On December 15, 2011, the Western States Petroleum Association, an intervenor-defendant in the lawsuit, filed a motion asking the court to reconsider its ruling, which, the Association argued, was based on “manifest error.”
On December 21, 2011, the U.S. Court of Appeals for the District of Columbia Circuit issued orders organizing the litigation process for several lawsuits addressing EPA’s rules issued in 2010 and 2011 requiring State Implementation Programs (“SIPs”) to address GHG emissions in their prevention of significant deterioration (“PSD”) air permits. One set of lawsuits, Utility Air Regulatory Group v. EPA, No. 11-1037, challenges EPA’s rules requiring states to modify their SIPs to address GHG emissions. Briefs in that lawsuit will begin to be submitted by February 8, 2012, with final briefing to be completed by June 5, 2012.
In a related lawsuit, Texas v. EPA, No. 10-1425, Texas not only challenges the SIP rule, but specifically challenged EPA’s decision on May 3, 2011, which asserted federal control over the state’s GHG permitting authority. EPA took over the state permit program after Texas refused to amend its SIP to create a GHG permitting requirement. 76 Fed. Reg. 25,178 (May 3, 2011). The D.C. Circuit has not set a briefing schedule for the Texas takeover case, however, the court decided that proceedings in the case did not have to be stayed while awaiting the outcome of other lawsuits challenging EPA’s GHG endangerment finding, vehicle rule, and permit tailoring rule.
In November, the D.C. Circuit set dates in February 2012 for oral argument in the separate lawsuits challenging EPA’s principal GHG regulatory initiatives for mobile and stationary sources. Coalition for Responsible Regulation v. EPA, Nos. 09-1322, 10-1073, and 10-1092, U.S. Ct. App. D.C. Cir. In its final briefs on these issues, filed by EPA on December 14, EPA defended its GHG permit tailoring rule, which limits the number of facilities to which its PSD permitting program applies. EPA reiterated that a literal application of the PSD program’s requirements would cause so many sources to be regulated that it would be an absurd result and, thus, the tailoring rule is an administrative necessity. Some industry groups filed briefs arguing that the absurd result cited by EPA is exactly why the PSD program should never apply to GHG emissions.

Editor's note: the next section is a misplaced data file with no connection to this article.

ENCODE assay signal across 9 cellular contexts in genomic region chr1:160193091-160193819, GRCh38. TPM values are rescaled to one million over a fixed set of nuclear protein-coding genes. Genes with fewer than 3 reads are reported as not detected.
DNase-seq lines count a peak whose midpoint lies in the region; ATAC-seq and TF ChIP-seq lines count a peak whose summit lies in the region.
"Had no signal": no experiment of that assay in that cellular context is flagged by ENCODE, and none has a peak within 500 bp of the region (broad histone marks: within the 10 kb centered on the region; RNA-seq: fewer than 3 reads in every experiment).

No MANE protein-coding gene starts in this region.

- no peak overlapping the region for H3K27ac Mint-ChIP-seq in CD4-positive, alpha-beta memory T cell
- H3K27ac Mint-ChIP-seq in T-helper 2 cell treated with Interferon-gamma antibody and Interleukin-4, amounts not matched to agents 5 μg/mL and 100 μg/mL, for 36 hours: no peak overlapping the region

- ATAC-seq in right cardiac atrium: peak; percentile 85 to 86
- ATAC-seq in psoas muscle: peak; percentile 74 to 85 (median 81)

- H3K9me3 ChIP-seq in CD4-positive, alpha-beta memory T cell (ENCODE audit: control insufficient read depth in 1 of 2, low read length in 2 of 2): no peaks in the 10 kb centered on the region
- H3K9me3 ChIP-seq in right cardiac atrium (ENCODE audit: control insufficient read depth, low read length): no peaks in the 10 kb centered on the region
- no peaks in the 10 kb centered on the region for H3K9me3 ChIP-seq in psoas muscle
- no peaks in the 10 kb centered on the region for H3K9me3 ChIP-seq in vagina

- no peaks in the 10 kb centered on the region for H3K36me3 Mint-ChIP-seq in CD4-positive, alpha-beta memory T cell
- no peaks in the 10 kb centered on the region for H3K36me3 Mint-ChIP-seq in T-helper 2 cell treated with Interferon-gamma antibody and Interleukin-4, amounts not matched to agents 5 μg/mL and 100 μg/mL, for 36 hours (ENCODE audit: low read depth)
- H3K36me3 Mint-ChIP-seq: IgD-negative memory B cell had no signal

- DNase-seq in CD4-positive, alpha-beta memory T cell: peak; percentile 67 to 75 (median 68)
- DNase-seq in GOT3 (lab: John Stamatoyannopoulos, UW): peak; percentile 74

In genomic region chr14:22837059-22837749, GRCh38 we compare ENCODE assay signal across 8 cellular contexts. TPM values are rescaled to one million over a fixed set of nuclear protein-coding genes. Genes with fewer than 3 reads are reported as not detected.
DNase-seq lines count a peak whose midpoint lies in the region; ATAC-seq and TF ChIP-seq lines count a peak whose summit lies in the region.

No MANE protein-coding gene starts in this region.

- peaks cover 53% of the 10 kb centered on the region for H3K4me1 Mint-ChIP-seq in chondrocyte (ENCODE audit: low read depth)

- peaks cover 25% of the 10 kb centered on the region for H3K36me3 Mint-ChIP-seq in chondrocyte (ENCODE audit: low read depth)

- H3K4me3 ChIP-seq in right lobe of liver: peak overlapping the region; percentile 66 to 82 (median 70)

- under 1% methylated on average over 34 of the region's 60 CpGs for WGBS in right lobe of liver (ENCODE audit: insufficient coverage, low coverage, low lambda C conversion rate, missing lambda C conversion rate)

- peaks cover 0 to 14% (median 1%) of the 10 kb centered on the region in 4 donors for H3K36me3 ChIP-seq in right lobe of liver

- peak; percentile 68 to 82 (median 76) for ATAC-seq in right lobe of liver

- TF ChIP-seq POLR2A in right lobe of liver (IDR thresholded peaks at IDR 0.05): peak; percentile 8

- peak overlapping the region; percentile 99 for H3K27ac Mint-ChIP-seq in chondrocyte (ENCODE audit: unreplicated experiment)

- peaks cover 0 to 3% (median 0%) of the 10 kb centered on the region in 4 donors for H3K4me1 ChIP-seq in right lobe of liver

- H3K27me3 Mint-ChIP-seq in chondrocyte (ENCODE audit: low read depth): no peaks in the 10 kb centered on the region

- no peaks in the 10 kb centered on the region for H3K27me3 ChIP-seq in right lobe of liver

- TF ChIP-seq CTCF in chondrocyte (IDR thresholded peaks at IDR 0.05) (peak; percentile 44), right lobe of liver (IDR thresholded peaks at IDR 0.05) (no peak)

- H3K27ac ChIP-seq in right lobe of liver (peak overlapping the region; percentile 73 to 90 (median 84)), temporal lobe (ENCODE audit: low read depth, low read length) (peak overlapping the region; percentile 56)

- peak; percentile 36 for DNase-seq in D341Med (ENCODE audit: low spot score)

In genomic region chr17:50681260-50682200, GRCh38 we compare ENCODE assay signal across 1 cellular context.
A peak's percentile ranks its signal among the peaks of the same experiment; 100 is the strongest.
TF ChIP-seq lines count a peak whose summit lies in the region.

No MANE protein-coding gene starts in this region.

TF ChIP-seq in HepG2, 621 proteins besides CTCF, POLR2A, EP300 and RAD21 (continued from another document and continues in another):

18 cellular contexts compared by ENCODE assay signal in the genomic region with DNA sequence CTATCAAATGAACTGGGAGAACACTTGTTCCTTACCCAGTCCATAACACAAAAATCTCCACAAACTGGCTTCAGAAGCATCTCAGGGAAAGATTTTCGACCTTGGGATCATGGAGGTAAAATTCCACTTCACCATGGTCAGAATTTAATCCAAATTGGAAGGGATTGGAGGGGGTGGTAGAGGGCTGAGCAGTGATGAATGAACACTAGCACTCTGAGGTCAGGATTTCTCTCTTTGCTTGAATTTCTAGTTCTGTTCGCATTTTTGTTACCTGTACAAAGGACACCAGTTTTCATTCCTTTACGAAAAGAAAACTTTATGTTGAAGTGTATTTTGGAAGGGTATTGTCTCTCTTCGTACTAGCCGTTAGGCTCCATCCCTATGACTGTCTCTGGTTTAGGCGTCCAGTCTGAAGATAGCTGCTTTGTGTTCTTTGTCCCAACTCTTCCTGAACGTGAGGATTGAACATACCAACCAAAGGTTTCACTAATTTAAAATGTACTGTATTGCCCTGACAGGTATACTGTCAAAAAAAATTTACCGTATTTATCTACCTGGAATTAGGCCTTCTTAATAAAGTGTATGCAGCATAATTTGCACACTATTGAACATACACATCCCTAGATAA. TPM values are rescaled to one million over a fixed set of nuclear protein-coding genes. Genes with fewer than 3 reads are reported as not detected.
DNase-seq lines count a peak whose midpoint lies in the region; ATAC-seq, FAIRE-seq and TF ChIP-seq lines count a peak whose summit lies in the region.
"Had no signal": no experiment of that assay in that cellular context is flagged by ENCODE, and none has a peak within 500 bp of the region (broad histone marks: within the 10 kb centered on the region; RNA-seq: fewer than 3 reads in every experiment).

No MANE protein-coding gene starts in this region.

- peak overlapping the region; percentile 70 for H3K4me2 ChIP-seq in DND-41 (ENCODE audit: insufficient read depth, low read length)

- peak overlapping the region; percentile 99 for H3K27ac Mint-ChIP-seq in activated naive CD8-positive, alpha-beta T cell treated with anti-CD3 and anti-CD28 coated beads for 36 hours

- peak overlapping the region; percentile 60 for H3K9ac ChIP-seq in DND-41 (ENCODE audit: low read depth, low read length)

On November 28, 2011, EPA and states supporting and opposing EPA’s position filed briefs with the court addressing EPA’s issuance of the GHG vehicle rule. EPA argued that its endangerment finding required that it issue the vehicle rule. Moreover, EPA asserted, the rule will have a small, but measurable effect on reducing GHG emissions worldwide. EPA rejected critics’ views that the rule was not required and that EPA needed to consider the cost of regulation of GHG emissions from stationary sources when it put the regulatory “ball in motion” by issuing the vehicle rule.